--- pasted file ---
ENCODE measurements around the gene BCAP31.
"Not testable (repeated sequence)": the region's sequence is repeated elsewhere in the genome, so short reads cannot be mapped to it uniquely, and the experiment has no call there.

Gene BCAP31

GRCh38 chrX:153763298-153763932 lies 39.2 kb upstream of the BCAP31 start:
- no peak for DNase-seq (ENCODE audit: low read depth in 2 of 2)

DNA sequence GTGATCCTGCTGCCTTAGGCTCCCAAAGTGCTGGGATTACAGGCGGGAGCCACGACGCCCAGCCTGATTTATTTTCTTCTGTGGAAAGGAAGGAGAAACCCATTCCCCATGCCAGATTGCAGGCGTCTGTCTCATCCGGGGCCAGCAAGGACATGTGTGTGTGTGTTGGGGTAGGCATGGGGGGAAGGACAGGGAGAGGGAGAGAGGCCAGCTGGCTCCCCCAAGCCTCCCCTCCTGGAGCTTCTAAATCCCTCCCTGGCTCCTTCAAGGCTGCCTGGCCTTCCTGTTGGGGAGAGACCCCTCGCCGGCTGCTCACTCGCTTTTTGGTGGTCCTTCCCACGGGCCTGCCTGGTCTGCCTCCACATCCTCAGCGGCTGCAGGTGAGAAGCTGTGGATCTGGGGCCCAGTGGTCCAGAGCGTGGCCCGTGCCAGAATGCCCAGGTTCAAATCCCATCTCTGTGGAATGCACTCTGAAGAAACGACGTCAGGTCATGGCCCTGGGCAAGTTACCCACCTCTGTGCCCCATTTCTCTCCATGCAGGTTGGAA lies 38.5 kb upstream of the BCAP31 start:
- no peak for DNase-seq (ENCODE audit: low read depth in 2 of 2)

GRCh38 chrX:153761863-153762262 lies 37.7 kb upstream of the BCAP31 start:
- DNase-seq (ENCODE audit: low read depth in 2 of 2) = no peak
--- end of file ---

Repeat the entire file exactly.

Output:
ENCODE measurements around the gene BCAP31.
"Not testable (repeated sequence)": the region's sequence is repeated elsewhere in the genome, so short reads cannot be mapped to it uniquely, and the experiment has no call there.

Gene BCAP31

GRCh38 chrX:153763298-153763932 lies 39.2 kb upstream of the BCAP31 start:
- no peak for DNase-seq (ENCODE audit: low read depth in 2 of 2)

DNA sequence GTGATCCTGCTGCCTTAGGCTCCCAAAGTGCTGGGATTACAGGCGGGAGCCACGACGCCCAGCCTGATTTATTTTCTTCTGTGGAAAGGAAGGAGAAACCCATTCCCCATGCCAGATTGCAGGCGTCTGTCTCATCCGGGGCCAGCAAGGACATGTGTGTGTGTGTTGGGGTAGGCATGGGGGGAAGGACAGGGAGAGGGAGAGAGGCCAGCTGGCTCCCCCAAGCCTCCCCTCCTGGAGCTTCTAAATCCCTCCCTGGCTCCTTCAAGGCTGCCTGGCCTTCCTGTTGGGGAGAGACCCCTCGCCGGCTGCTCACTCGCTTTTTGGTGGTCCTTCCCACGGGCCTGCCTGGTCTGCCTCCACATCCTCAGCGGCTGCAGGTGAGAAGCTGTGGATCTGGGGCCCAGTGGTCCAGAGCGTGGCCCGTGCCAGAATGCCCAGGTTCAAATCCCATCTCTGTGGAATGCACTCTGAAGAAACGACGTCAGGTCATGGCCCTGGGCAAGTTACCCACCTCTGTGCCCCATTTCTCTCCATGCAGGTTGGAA lies 38.5 kb upstream of the BCAP31 start:
- no peak for DNase-seq (ENCODE audit: low read depth in 2 of 2)

GRCh38 chrX:153761863-153762262 lies 37.7 kb upstream of the BCAP31 start:
- DNase-seq (ENCODE audit: low read depth in 2 of 2) = no peak